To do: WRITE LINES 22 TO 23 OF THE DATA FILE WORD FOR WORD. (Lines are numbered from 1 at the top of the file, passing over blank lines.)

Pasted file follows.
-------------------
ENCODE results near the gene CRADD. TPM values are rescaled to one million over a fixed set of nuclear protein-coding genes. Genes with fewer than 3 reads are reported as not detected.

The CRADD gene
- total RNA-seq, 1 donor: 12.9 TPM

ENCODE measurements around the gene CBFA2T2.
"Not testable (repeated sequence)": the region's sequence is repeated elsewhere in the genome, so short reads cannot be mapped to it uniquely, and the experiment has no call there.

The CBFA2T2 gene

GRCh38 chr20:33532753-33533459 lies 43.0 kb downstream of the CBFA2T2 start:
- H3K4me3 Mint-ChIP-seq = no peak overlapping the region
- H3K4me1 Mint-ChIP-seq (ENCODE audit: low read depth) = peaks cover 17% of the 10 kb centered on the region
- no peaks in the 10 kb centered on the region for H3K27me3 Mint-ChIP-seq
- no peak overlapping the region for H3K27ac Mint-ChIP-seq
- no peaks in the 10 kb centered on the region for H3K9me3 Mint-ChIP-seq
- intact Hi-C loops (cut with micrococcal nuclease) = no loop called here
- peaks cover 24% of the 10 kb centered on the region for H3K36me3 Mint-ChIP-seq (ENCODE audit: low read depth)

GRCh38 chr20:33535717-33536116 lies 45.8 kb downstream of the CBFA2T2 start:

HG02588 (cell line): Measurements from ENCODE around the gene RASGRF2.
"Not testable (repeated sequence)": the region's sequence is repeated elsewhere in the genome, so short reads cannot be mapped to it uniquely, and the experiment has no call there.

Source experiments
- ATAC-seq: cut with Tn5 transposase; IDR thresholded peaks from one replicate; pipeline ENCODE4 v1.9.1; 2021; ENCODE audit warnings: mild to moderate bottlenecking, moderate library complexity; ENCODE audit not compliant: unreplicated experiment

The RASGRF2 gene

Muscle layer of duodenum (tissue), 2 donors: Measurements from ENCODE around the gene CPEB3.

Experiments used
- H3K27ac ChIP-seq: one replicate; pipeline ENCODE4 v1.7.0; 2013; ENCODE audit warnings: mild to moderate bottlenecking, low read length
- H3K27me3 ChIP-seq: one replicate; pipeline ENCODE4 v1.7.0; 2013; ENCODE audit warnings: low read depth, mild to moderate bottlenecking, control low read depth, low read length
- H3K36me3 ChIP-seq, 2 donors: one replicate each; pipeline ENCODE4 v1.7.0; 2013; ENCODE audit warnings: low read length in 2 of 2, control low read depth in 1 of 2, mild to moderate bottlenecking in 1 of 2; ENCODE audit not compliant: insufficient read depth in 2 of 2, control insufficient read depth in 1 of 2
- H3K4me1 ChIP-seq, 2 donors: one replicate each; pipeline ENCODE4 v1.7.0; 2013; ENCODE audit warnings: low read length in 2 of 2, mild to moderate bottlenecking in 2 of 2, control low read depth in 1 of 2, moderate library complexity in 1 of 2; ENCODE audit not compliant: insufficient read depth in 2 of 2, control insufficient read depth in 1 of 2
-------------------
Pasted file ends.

Experiments used
- H3K27ac ChIP-seq: one replicate; pipeline ENCODE4 v1.7.0; 2013; ENCODE audit warnings: mild to moderate bottlenecking, low read length